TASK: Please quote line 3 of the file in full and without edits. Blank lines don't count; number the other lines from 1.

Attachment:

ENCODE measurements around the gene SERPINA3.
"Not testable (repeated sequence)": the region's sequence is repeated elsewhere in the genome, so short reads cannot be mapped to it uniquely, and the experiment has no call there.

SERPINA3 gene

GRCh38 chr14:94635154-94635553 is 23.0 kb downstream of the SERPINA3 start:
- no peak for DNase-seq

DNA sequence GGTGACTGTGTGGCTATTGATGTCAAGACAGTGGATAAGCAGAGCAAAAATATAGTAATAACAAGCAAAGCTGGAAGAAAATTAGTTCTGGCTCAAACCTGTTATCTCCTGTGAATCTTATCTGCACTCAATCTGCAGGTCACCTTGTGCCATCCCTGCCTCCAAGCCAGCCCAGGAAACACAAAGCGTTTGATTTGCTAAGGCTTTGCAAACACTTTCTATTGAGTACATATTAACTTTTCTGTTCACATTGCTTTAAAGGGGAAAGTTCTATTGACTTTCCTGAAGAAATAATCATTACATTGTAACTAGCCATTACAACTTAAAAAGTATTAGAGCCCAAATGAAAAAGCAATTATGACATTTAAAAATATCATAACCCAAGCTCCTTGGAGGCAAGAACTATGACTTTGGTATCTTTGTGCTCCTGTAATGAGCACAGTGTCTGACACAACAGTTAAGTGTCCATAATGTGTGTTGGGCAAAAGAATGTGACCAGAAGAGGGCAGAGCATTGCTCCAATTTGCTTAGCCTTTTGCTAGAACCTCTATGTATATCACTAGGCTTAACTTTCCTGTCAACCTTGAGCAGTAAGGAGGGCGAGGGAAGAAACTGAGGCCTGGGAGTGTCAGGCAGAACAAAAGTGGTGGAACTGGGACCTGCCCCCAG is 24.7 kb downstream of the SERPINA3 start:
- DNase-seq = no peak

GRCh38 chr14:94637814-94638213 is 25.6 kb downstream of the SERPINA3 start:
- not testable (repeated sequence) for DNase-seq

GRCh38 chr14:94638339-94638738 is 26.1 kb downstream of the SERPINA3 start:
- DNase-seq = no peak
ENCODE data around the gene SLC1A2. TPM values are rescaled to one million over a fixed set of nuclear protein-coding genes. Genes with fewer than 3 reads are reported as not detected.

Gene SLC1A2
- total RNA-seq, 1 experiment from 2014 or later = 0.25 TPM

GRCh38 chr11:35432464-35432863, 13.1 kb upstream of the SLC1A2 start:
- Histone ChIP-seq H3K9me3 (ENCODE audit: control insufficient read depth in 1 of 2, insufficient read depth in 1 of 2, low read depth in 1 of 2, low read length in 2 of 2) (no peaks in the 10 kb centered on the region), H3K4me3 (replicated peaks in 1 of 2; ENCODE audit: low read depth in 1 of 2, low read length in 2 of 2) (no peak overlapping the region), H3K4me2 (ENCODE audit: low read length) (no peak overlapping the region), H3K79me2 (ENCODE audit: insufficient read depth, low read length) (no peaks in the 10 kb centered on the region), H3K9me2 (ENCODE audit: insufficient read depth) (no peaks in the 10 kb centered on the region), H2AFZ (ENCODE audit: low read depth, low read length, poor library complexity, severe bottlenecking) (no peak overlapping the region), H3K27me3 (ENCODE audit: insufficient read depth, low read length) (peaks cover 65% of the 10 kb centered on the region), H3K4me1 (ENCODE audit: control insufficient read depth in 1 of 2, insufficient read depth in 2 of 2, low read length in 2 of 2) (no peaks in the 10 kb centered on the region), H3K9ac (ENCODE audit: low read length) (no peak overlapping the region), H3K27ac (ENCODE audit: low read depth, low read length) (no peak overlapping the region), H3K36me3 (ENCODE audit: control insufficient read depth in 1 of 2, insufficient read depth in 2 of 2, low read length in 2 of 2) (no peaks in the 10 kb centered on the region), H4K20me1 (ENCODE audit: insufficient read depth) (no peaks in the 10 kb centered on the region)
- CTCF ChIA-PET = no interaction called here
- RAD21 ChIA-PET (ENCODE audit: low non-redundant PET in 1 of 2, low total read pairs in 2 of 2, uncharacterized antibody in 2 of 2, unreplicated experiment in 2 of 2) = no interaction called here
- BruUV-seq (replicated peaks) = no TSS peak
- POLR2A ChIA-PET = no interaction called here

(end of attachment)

SERPINA3 gene